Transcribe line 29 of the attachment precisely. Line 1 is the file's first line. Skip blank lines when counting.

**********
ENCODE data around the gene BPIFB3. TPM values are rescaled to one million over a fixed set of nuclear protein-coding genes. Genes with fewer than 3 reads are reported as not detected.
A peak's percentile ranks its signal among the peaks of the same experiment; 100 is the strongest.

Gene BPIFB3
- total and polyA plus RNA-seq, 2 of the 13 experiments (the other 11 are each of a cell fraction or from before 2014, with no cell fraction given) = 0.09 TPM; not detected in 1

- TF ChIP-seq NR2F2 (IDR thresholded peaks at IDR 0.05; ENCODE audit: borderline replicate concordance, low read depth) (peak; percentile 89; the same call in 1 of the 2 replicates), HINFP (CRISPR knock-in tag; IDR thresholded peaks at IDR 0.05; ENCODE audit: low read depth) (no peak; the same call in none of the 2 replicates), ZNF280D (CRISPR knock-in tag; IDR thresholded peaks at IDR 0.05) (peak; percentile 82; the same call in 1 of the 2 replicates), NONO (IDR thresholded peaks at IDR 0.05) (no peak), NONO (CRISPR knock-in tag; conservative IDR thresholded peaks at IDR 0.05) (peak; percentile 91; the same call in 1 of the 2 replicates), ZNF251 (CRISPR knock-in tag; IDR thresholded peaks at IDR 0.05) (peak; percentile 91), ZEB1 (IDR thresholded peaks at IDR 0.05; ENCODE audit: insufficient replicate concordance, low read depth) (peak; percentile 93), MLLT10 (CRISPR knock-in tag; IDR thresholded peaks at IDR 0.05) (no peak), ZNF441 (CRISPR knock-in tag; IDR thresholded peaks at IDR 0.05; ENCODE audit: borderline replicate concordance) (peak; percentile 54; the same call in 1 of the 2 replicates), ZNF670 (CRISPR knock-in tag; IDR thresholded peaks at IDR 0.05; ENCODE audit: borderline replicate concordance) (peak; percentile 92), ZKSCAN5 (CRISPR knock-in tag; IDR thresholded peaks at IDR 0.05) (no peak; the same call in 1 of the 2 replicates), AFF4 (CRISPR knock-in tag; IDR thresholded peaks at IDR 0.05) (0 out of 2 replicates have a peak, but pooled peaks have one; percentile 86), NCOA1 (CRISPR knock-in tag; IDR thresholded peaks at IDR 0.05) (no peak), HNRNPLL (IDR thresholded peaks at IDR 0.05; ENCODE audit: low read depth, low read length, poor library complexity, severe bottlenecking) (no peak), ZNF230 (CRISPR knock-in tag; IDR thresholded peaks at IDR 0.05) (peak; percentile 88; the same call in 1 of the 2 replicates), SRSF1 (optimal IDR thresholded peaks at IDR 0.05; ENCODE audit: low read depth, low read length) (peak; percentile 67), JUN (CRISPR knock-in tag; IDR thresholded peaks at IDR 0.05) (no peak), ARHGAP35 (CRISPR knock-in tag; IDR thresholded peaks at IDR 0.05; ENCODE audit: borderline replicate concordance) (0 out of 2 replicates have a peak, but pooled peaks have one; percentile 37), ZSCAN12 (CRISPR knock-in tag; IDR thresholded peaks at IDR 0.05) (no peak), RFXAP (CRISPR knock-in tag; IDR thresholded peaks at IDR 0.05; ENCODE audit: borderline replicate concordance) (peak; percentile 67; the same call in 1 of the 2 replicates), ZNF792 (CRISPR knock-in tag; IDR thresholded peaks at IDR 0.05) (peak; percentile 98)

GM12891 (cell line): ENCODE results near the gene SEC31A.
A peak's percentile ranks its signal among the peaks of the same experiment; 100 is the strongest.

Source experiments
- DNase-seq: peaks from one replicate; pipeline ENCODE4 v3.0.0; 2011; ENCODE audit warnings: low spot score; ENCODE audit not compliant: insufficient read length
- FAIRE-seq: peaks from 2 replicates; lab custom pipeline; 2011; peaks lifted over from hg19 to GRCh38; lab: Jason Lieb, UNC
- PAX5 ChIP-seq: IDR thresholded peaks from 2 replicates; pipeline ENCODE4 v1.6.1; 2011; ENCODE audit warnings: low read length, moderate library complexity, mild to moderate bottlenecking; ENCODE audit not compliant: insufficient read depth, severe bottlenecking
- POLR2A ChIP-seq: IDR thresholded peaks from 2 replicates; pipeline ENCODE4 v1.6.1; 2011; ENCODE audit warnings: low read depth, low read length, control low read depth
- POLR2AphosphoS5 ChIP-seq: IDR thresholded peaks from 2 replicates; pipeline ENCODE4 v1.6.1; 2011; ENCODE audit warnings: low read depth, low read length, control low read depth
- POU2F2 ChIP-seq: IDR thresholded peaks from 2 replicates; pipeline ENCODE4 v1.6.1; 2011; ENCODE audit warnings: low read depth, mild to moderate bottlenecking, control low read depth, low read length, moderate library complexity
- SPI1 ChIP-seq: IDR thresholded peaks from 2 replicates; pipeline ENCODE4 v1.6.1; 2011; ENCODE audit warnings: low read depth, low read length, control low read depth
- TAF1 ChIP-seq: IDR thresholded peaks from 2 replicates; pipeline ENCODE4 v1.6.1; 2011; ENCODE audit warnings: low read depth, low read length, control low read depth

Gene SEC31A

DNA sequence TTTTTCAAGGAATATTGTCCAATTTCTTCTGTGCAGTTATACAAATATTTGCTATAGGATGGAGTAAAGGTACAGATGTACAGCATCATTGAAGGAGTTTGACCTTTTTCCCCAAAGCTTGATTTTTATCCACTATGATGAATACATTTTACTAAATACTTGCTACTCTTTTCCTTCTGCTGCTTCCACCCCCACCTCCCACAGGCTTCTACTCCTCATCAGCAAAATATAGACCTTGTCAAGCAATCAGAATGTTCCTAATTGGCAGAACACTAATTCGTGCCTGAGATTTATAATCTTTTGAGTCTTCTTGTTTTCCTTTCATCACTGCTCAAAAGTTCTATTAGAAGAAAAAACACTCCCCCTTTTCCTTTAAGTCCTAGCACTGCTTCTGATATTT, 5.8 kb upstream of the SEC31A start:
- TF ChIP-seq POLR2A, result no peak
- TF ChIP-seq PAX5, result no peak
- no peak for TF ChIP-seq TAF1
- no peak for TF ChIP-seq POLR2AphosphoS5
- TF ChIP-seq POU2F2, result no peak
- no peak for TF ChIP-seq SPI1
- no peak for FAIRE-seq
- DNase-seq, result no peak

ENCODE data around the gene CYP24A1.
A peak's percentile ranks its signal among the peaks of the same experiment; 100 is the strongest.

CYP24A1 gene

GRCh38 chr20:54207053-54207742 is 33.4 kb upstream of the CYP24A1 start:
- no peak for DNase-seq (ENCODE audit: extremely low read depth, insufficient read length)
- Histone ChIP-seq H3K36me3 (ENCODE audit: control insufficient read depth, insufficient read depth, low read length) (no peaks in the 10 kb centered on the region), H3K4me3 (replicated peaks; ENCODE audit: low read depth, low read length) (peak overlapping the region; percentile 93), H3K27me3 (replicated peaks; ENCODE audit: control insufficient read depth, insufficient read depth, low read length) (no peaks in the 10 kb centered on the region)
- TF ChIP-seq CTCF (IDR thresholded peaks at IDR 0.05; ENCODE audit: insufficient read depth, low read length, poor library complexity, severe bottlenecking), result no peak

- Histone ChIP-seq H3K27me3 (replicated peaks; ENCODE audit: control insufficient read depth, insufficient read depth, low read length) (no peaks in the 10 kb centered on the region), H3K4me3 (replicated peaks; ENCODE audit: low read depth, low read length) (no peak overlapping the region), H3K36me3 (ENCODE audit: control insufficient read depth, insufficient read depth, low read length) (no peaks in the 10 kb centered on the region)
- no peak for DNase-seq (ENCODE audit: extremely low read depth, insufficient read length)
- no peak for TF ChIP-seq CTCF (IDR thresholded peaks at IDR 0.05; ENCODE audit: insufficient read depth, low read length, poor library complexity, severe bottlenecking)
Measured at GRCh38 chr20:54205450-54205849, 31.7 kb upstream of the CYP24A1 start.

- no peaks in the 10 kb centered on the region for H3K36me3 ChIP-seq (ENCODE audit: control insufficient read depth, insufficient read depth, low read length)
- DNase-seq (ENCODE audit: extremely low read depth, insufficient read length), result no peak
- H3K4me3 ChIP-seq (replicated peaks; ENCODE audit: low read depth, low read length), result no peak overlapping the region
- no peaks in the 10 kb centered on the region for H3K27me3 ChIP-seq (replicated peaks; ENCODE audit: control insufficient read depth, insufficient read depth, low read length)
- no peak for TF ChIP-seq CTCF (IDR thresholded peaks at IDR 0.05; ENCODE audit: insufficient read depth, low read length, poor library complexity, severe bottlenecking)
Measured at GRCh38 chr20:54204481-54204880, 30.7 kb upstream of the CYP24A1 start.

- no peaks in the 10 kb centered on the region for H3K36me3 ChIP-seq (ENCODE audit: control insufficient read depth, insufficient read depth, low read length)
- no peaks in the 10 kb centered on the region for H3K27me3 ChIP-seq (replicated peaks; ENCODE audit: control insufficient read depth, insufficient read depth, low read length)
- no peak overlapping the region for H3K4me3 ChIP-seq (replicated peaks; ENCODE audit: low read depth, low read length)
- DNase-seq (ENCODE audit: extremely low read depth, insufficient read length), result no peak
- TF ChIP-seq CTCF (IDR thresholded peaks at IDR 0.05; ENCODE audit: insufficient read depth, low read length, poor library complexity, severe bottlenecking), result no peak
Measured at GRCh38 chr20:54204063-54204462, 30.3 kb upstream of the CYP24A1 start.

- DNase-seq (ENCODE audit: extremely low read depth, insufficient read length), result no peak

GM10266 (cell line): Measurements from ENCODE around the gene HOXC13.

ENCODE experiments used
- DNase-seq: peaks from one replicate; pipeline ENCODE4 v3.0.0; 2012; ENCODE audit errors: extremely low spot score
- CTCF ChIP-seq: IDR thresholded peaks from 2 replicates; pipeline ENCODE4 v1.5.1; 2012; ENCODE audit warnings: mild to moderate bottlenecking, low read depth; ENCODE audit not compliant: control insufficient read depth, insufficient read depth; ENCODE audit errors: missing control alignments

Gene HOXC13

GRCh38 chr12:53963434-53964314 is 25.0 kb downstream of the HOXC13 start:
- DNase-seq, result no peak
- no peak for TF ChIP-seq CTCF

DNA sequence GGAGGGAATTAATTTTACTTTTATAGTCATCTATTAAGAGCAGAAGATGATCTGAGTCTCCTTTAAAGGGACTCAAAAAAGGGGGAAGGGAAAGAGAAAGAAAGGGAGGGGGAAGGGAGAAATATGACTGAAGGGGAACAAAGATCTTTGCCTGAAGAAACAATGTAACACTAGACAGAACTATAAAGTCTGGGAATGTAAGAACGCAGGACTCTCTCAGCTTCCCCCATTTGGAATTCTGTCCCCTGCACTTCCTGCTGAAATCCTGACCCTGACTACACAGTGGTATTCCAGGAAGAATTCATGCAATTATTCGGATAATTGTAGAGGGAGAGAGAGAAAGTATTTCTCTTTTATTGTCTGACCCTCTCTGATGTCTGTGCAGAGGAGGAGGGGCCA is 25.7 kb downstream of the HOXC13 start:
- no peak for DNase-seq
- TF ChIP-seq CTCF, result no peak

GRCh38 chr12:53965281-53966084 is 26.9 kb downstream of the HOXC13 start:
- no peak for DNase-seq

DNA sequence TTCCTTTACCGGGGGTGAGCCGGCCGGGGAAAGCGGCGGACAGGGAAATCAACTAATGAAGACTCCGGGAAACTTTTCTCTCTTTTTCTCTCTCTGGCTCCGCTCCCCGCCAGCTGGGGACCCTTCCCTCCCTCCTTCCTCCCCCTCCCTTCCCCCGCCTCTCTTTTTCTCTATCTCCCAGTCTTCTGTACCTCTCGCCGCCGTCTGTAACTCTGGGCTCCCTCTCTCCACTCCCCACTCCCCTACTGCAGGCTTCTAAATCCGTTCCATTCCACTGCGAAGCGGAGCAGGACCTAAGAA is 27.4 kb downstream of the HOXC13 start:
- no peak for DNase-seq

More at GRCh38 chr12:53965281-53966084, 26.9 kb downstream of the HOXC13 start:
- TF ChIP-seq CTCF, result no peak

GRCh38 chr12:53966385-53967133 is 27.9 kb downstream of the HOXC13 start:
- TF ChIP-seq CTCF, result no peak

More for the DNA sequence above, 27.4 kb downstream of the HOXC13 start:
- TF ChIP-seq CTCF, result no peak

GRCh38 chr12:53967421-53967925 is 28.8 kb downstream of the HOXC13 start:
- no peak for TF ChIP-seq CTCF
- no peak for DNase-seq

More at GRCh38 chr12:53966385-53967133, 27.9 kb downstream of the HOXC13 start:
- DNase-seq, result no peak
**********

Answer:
CYP24A1 gene